We are excited to introduce a new column to the site! Most everything we write about on Popdose — music, film, books, tv and other cultural diversions — consists of one or more forms of intellectual property. Keep It To Yourself will look at how that valuable media is owned and controlled, used and abused, both legally and illegally. The column is a project of Jonny Balfus, an intellectual property lawyer as wells as a longtime friend and occasional contributor to Popdose. Know Your Rights’, as the man once said, and enjoy this new perspective on the content we consume.
Here we go with the first installment:
Okay, so a couple of weeks ago snobby British fashion house Burberry posts a timeline on Facebook including a shot of screen legend Humphrey Bogart, like so:
And then everyone started suing each other! You know daddy likes it when that happens!
The mug is from the 1942 Oscar-winning flick Casablanca. The timeline features other expired celebs like Robert Mitchum, Tyrone Power, George C. Scott, Audrey Hepburn, and personal fave A-Team top dog George Peppard. There’s also a still of a Burberry-clad Meryl Streep from the 1979 flick Kramer vs. Kramer — but she doesn’t figure into this post because she’s not dead.
Right, so Bogart’s estate sued Burberry in California asserting violations of the actor’s right of publicity, trademark and other common law rights. Then Burberry sued the actor’s estate in New York, asserting that it has First Amendment rights to recount its history and may permissibly show that Bogie and other dead stars wore its admittedly fly raincoats.
So what’s gonna happen, paleface? Depends. A ”Right of Publicity” prevents the unauthorized use of someone’s unusual name, likeness, or other recognizable personal traits. It’s the exclusive right to control and license the use of one’s distinctive identity for commercial purposes. Gravel-voiced Tom Waits, for example, enjoined chip-slingin’ giant Frito-Lay, Inc. from using a sound-alike singer in an ad for their noisy snacks. And Vanna White successfully sued Samsung for running a commercial in which a robot duplicated her unique Wheel of Fortune letter-turning talents, on grounds that her identity was readily identifiable from the context of the ad. (Ironic since Vanna herself is an artificial humanoid replicant fabricated by Stepford Wives, Ltd.)
Although there’s a fair bit of precedent for enforcing rights of publicity, controlling law differs all over the country. Only about half the states recognize these rights and most of those that do don’t actually refer to the ”right of publicity” as such, but rather a category of the Right of Privacy. Modern tort law recognizes four types of Invasions of Privacy: (1) intrusion, (2) appropriation of name or likeness, (3) unreasonable publicity, and (4) false light; the depiction of someone in an unflattering or misleading context.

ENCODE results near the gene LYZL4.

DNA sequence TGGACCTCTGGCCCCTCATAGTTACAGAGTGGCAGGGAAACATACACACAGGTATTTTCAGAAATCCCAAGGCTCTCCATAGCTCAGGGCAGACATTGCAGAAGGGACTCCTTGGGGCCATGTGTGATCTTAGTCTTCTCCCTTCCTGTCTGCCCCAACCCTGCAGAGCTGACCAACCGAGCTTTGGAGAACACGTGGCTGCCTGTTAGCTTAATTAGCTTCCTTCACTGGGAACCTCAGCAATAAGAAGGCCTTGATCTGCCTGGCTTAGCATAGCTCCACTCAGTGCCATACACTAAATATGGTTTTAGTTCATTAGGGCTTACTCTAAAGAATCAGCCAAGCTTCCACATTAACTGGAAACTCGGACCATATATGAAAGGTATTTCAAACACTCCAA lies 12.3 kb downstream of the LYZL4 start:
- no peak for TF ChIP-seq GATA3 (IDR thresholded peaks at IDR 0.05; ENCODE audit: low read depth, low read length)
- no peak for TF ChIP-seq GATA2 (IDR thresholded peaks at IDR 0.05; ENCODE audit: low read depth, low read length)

The “false light” theory was recently invoked when the Vatican sued Benetton for an ad using the image of the Pope kissing an imam. (Yes, that Vatican — Pope Benedict XVI blessed a settlement last November.) In some states, violation of the right of publicity is also grounds for a claim for unfair competition. And, if a person can establish that an aspect of his or her identity is recognizable as a trademark, protection against its unauthorized use to falsely advertise a product may be asserted under the Federal Lanham Act.
Bogart’s estate sued in California where the Celebrities Rights Act is in effect. That statute, which extends the personality rights for a celebrity to 70 years after his or her death, was enacted in 1985 in response to the California Supreme Court’s 1979 decision in Lugosi v. Universal Pictures. The high court decided that Bela Lugosi’s creepy personality rights could not pass to his heirs like other forms of intellectual property, such as a copyright. It ruled that any rights of publicity, and rights to his image, terminated with Lugosi’s death. (Totally unfair since, by definition, vampires are the living dead.)
Now the California Civil Code also has a section familiarly known as the ”Astaire Celebrity Image Protection Act,” which grants statutory post-mortem rights prohibiting the unsanctioned use of the ”name, voice, signature, photograph or likeness on or in products, merchandise or goods” of any person. As you can imagine, these rights can be extremely valuable. The Associated Press reported that Michael Jackson’s estate generated $310 million from the time of his death in June 2009 through December 2010. Shamone!
By contrast, in New York, once you die you’re pretty much dead: the right of publicity is not recognized. This means your fame doesn’t survive you and your slacker kids can’t exploit it as a commodity after you’re gone. So, Burberry isn’t up against the contrary California scheme there. Stand by: the two cases will proceed along their respective routes until they inevitably crash into each other in a blaze of conflicting law and awkward precedent. Daddy likes it when that happens, too.
True Fact: Burberry’s Facebook timeline skips from 1999 to 2004. I’m guessing that the upper-crust luxury merchant wasn’t quite chuffed during the early 2000’s when its particularly posh plaid was hijacked by the UK lowlife phenomena known as the ‘Chavs’. Rather!